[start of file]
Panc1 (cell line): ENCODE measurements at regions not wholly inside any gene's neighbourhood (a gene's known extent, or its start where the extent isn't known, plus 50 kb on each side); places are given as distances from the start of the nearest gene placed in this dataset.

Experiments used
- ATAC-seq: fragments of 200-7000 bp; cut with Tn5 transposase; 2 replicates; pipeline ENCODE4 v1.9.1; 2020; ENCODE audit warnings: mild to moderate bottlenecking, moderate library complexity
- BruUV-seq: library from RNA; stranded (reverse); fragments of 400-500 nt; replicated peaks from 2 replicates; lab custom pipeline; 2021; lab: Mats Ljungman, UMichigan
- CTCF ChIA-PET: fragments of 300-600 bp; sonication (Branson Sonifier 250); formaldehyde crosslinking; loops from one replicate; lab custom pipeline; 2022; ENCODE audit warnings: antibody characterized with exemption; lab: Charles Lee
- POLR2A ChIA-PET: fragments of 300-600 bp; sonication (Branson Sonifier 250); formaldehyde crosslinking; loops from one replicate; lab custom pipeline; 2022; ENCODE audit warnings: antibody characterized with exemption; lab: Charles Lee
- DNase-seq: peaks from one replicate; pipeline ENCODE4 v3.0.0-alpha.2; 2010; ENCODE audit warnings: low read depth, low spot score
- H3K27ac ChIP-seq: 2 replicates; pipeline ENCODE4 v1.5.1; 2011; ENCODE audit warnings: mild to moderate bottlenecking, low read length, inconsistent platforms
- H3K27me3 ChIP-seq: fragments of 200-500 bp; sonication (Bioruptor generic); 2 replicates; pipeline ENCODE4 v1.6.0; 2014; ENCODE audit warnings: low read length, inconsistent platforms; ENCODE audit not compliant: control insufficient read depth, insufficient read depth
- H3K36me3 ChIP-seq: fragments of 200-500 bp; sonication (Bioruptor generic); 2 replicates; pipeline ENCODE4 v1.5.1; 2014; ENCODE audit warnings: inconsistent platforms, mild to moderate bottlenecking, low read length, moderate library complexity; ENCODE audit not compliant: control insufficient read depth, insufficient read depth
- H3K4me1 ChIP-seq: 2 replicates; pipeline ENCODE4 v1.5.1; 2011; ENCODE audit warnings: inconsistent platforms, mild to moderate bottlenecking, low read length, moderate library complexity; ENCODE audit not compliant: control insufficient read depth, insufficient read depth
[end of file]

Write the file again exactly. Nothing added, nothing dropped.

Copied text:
Panc1 (cell line): ENCODE measurements at regions not wholly inside any gene's neighbourhood (a gene's known extent, or its start where the extent isn't known, plus 50 kb on each side); places are given as distances from the start of the nearest gene placed in this dataset.

Experiments used
- ATAC-seq: fragments of 200-7000 bp; cut with Tn5 transposase; 2 replicates; pipeline ENCODE4 v1.9.1; 2020; ENCODE audit warnings: mild to moderate bottlenecking, moderate library complexity
- BruUV-seq: library from RNA; stranded (reverse); fragments of 400-500 nt; replicated peaks from 2 replicates; lab custom pipeline; 2021; lab: Mats Ljungman, UMichigan
- CTCF ChIA-PET: fragments of 300-600 bp; sonication (Branson Sonifier 250); formaldehyde crosslinking; loops from one replicate; lab custom pipeline; 2022; ENCODE audit warnings: antibody characterized with exemption; lab: Charles Lee
- POLR2A ChIA-PET: fragments of 300-600 bp; sonication (Branson Sonifier 250); formaldehyde crosslinking; loops from one replicate; lab custom pipeline; 2022; ENCODE audit warnings: antibody characterized with exemption; lab: Charles Lee
- DNase-seq: peaks from one replicate; pipeline ENCODE4 v3.0.0-alpha.2; 2010; ENCODE audit warnings: low read depth, low spot score
- H3K27ac ChIP-seq: 2 replicates; pipeline ENCODE4 v1.5.1; 2011; ENCODE audit warnings: mild to moderate bottlenecking, low read length, inconsistent platforms
- H3K27me3 ChIP-seq: fragments of 200-500 bp; sonication (Bioruptor generic); 2 replicates; pipeline ENCODE4 v1.6.0; 2014; ENCODE audit warnings: low read length, inconsistent platforms; ENCODE audit not compliant: control insufficient read depth, insufficient read depth
- H3K36me3 ChIP-seq: fragments of 200-500 bp; sonication (Bioruptor generic); 2 replicates; pipeline ENCODE4 v1.5.1; 2014; ENCODE audit warnings: inconsistent platforms, mild to moderate bottlenecking, low read length, moderate library complexity; ENCODE audit not compliant: control insufficient read depth, insufficient read depth
- H3K4me1 ChIP-seq: 2 replicates; pipeline ENCODE4 v1.5.1; 2011; ENCODE audit warnings: inconsistent platforms, mild to moderate bottlenecking, low read length, moderate library complexity; ENCODE audit not compliant: control insufficient read depth, insufficient read depth